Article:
Revelation 7:13-17 – Your Tears Will Not Last Forever

One of the elders asked me, “Do you know who these people are that are dressed in white robes? Do you know where they come from?”

“Sir,” I answered, “you must know.”

Then he told me:

“These are the ones
who have gone through
    the great suffering.
They have washed their robes
in the blood of the Lamb
    and have made them white.
And so they stand
    before the throne of God
and worship him in his temple
    day and night.
The one who sits on the throne
will spread his tent
    over them.
They will never hunger
    or thirst again,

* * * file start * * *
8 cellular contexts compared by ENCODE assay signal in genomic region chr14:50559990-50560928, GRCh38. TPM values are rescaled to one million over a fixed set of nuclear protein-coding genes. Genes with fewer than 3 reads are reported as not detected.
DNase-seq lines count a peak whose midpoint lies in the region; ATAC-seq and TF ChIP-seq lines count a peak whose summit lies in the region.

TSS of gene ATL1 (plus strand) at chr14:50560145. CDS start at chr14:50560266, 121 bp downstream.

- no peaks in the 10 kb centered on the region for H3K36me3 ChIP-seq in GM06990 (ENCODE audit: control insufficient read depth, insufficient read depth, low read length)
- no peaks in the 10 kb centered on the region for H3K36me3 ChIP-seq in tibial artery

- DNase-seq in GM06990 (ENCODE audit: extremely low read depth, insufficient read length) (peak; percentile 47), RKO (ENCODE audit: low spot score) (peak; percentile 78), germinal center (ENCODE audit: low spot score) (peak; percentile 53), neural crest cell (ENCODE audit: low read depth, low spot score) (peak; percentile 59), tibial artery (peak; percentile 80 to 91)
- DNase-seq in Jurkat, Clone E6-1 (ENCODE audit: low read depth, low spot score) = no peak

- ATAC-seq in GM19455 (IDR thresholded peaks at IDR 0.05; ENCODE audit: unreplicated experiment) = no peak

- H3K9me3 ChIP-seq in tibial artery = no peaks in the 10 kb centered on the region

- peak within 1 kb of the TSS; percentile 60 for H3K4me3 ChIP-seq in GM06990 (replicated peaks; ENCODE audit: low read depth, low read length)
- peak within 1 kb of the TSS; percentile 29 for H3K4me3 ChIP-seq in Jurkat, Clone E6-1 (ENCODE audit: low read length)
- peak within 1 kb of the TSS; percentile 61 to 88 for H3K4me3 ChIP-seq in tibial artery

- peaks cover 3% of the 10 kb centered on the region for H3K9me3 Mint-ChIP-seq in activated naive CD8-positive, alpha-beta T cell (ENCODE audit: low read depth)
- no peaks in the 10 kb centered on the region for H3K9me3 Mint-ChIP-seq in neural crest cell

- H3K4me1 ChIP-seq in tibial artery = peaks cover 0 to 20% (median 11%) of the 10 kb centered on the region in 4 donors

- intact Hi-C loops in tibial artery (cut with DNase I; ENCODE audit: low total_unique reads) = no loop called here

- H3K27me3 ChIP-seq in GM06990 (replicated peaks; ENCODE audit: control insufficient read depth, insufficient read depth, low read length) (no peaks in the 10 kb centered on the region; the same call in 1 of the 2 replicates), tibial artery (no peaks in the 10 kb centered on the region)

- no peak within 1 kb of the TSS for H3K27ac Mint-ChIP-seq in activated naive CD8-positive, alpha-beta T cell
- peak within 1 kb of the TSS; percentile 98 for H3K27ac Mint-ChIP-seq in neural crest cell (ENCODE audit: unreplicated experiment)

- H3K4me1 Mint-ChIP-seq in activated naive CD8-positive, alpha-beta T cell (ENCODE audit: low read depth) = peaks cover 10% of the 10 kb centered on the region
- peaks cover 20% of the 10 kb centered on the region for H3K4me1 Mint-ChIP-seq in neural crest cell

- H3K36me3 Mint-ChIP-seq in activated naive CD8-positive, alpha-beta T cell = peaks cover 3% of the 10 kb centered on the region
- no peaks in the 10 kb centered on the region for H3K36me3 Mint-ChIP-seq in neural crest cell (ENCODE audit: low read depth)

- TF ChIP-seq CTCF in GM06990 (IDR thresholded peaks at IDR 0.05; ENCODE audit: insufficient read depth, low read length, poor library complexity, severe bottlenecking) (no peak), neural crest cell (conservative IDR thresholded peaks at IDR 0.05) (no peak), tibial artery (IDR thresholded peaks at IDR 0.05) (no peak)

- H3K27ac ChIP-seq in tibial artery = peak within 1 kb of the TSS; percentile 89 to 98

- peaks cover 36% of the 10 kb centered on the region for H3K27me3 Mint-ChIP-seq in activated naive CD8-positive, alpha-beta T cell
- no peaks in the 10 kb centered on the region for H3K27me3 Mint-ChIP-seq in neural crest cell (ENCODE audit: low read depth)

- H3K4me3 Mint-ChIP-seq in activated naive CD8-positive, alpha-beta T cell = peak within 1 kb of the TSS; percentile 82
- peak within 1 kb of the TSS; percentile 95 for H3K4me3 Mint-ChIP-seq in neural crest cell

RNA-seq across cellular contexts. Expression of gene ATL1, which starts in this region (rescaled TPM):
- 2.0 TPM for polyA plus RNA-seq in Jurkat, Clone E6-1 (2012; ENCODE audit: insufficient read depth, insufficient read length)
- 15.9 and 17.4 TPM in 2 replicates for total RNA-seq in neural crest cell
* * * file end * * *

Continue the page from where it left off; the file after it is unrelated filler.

and they won’t be troubled
by the sun
    or any scorching heat.

The Lamb in the center
of the throne
    will be their shepherd.
He will lead them to streams
    of life-giving water,
and God will wipe all tears
    from their eyes.” (Contemporary English Version)

Suffering Before Glory

There is a day coming when followers of Jesus will come before the throne of God, serving the Lord day and night. And he who sits on the throne will shelter them with his presence. It will be a glorious time of unending peace, harmony, and rest.

But first, before this permanent Sabbath rest, there will be trouble, hardship, trial, and even martyrdom.  There will be suffering before glory.  Sometimes the difficult circumstances of life seem to have no end.  Yet, they will eventually pass, and we must continually keep this in mind.  There is a day coming when God’s pastoral presence will forever guard and keep our lives if we endure to the end.

Running Before Finishing